Testing and Modeling Fairness Motives
AbstractThe advent of laboratory experiments in economics over the last few decades has produced an enormous literature devoted to describing, testing and modeling economic and social behavior. Measured by publications and citations, the development of social preference models to capture decisions motivated by fairness and other social criteria, is one of the success stories in this literature. But with this success, and maybe even because of it, controversies have arisen about what the models can and cannot do. In this note, we comment on some of these debates. Our main theme is that descriptive models of behavior should be judged with respect to their usefulness. This is often neglected, partly because there are no accepted measures and tests for the usefulness of a model, while standard procedures to test whether a model is true are readily available. A model that does not capture a 'grain of truth' is unlikely to be useful; however, the relationship is not monotonic in that a 'truer' model is not necessarily a more useful model.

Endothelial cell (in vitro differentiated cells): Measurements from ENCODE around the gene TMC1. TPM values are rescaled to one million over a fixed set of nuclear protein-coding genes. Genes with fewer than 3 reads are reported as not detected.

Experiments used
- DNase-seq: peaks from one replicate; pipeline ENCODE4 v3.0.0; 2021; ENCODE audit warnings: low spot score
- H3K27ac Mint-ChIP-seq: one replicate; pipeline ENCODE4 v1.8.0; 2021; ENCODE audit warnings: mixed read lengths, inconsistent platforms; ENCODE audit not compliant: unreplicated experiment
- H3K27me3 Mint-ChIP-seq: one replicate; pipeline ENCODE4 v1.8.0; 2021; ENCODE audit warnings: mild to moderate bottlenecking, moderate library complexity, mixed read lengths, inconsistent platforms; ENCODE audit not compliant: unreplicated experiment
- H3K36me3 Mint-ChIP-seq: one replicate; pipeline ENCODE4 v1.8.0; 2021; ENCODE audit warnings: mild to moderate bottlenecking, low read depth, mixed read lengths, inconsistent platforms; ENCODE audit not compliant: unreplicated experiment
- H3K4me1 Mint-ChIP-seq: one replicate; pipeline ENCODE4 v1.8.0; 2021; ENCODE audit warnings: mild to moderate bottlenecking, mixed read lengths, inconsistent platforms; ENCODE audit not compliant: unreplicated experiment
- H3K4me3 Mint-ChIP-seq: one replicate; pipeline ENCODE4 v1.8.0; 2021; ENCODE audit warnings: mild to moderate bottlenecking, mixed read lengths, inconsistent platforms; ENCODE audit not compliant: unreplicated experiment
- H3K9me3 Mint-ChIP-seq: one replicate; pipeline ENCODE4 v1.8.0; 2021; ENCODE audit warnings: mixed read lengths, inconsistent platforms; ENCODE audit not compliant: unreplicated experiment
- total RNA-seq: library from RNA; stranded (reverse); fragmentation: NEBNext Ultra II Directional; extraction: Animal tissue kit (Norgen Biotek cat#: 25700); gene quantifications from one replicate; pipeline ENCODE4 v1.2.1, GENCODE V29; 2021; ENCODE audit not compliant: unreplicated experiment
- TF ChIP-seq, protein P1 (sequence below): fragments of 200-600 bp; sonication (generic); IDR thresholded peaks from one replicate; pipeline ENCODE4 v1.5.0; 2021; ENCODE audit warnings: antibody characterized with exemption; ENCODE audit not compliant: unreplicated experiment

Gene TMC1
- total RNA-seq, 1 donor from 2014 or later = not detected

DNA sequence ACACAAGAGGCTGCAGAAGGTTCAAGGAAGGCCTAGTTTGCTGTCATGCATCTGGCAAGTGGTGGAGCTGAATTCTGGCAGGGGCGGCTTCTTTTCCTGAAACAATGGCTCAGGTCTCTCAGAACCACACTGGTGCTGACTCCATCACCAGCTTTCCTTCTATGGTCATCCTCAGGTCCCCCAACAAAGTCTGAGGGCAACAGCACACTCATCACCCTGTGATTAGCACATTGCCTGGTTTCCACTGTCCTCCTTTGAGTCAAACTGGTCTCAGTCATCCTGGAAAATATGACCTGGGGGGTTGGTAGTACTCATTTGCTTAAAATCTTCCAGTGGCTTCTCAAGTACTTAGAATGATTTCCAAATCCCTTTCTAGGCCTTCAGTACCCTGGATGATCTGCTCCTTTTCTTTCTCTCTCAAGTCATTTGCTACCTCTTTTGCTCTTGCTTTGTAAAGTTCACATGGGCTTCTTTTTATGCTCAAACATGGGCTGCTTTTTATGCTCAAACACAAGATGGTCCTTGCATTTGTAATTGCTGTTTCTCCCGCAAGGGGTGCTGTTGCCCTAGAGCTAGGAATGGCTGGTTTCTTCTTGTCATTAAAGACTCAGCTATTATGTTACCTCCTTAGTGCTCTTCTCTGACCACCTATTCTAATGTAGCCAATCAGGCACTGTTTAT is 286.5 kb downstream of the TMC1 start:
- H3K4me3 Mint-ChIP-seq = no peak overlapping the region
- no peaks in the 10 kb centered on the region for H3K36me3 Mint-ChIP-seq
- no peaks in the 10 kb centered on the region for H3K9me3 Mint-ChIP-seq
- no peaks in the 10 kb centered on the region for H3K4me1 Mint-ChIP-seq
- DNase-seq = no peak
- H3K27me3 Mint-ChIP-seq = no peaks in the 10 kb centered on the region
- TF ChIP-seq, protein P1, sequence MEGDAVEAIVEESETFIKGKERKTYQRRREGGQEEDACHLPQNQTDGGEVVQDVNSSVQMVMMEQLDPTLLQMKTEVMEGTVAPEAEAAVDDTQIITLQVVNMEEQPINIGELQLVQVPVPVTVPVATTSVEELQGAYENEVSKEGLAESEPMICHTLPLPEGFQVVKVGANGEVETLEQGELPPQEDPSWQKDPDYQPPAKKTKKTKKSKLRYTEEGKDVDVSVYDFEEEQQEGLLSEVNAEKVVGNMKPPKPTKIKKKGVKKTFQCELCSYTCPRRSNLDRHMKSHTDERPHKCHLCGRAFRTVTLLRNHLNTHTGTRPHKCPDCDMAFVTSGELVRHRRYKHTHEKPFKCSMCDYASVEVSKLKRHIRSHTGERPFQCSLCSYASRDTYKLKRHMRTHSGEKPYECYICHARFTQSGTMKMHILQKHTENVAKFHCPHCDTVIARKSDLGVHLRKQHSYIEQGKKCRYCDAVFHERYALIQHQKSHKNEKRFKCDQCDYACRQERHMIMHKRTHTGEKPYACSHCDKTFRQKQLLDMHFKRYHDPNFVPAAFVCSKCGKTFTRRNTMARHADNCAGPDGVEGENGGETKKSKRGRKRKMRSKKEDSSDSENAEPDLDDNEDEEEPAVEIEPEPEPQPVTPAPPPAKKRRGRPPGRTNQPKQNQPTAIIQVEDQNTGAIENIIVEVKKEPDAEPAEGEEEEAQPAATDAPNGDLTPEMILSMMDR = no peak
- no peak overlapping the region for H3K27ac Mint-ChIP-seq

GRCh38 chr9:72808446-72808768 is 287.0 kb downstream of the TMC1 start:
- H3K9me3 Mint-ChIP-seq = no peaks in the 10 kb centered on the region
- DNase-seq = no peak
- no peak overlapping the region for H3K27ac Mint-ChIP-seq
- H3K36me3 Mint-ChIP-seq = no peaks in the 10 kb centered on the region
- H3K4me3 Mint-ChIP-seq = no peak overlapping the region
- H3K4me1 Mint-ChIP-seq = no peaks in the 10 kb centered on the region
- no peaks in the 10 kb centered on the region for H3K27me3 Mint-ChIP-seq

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Bibliographic InfoArticle provided by Frankfurt School Verlag, Frankfurt School of Finance & Management in its journal Rationality, Markets and Morals.
Volume (Year): 0 (2009)
Issue (Month): 13 (November)
experimental economics; fairness; behavioral economics; methodology; usefulness;
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- Gary Bolton & Ben Greiner & Axel Ockenfels, 2013.
"Engineering Trust: Reciprocity in the Production of Reputation Information,"
INFORMS, vol. 59(2), pages 265-285, January.
- Gary Bolton & Ben Greiner & Axel Ockenfels, 2009. "Engineering Trust - Reciprocity in the Production of Reputation Information," Working Paper Series in Economics 42, University of Cologne, Department of Economics, revised 22 Jan 2011.
- Gary E. Bolton & Ben Greiner & Axel Ockenfels, 2009. "Engineering Trust - Reciprocity in the Production of Reputation Information," Discussion Papers 2009-02, School of Economics, The University of New South Wales.
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